Have you ever thought about how questions and answers can actually make conversations more productive?

Asking good questions is a powerful tool that many of us overlook. A lot of the work we do relies on asking good questions: it stimulates learning and the exchange of ideas, fuels performance improvement, and builds rapport among team members. Although asking good questions comes naturally to some people, anyone can learn the skill.

By asking questions, we improve our emotional intelligence, which makes us better questioners too — a virtuous cycle. Obviously, there is no perfect recipe and most of your approach should depend on the dynamic interaction you have with the person sitting in front of you.

Here are four guidelines to start asking questions, based on compiled research by Harvard Business Review:

  1. Start by listening. Dale Carnegie, the author of How to Win Friends and Influence People, advised, "Be a good listener. Ask questions the other person will enjoy answering." Funny enough, more than 80 years later, most people still fail to take his advice. You cannot ask good questions if you don't listen to what the person has to say.
  2. Use the right wording. Keep your questions open ended if you want honest opinions and accurate information. Let the person have the option of giving you an answer you did not expect. Avoid leading questions and refrain hinting at your opinion — use a neutral tone instead.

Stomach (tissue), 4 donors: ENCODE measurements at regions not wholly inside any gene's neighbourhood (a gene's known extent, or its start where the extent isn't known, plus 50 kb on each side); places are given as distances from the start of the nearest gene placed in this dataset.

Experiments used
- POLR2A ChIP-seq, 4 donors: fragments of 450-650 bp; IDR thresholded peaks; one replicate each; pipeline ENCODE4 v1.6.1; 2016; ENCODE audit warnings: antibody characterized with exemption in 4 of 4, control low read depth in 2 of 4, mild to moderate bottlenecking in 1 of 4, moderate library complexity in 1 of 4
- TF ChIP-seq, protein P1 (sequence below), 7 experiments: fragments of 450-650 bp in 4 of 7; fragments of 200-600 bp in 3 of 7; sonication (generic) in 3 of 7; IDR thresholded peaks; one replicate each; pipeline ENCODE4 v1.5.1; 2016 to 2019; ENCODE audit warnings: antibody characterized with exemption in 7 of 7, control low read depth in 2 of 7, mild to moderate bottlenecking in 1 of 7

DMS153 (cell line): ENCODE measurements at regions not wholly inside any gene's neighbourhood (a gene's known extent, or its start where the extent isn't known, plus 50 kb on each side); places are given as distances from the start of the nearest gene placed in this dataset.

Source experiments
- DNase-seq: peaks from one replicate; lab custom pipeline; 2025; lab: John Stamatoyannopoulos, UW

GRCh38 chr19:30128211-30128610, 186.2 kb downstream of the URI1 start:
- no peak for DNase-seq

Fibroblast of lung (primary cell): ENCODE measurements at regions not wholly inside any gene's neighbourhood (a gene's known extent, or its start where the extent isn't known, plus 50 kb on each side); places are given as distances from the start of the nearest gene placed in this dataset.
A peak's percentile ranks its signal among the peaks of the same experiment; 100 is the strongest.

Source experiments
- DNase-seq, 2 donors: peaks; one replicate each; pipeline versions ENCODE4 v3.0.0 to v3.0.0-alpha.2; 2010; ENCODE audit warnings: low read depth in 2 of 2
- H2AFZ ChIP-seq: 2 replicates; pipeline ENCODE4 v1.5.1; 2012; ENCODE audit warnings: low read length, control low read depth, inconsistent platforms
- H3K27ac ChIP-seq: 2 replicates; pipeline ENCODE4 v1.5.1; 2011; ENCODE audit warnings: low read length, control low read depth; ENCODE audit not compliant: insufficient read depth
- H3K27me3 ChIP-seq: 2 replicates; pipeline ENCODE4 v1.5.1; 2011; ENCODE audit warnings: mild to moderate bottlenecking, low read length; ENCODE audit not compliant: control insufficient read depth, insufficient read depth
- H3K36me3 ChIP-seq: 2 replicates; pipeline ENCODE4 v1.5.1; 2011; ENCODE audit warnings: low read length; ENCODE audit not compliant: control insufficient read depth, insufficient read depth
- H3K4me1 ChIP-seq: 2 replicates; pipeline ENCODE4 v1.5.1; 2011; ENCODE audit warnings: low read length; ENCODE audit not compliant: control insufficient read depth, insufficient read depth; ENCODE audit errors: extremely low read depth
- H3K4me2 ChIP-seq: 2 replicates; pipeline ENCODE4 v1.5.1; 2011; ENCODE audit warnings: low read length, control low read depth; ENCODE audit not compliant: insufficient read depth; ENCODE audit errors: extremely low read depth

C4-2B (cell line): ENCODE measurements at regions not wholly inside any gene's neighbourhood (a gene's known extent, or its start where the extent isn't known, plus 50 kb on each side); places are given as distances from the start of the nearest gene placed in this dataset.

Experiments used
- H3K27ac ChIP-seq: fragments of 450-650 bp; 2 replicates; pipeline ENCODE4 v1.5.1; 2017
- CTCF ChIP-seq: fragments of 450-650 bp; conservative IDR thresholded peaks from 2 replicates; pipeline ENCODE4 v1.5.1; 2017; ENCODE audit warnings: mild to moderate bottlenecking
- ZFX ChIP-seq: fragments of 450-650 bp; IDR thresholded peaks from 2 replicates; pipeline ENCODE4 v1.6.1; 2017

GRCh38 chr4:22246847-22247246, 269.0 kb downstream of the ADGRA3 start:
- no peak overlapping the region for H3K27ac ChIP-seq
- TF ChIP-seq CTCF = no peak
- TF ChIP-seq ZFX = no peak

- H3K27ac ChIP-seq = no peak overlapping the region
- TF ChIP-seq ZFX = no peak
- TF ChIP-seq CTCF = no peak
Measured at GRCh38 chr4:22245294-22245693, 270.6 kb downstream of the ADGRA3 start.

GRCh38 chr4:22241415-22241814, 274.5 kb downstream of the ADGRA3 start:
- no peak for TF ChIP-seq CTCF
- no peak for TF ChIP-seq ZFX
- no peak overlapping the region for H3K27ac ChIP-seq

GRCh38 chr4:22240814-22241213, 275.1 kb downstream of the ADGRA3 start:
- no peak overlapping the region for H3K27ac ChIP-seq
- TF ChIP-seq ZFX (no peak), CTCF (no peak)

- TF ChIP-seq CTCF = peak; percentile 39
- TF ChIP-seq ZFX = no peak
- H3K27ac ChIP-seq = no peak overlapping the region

3. Know your purpose. Genuinely try to know more about the person you are talking to, but keep a mental framework of your questions. However, keep the first tip in mind when asking questions.
  4. Ask the tough questions first. Interestingly, asking tough questions first, even when it feels socially awkward, can make your conversational partner more willing to open up. Of course, do not offend your counterpart, but strike a delicate balance between sensitive and non-intrusive. This effect actually has a name: the relationship closeness induction.

Albert Einstein famously said, "Question everything." Good questions and answers are the bridge to more effective interactions and obtaining novel information. Stay curious and mindful of the joy of asking (and answering) questions.

What are your thoughts on the science of asking questions? Let me know in the comments below!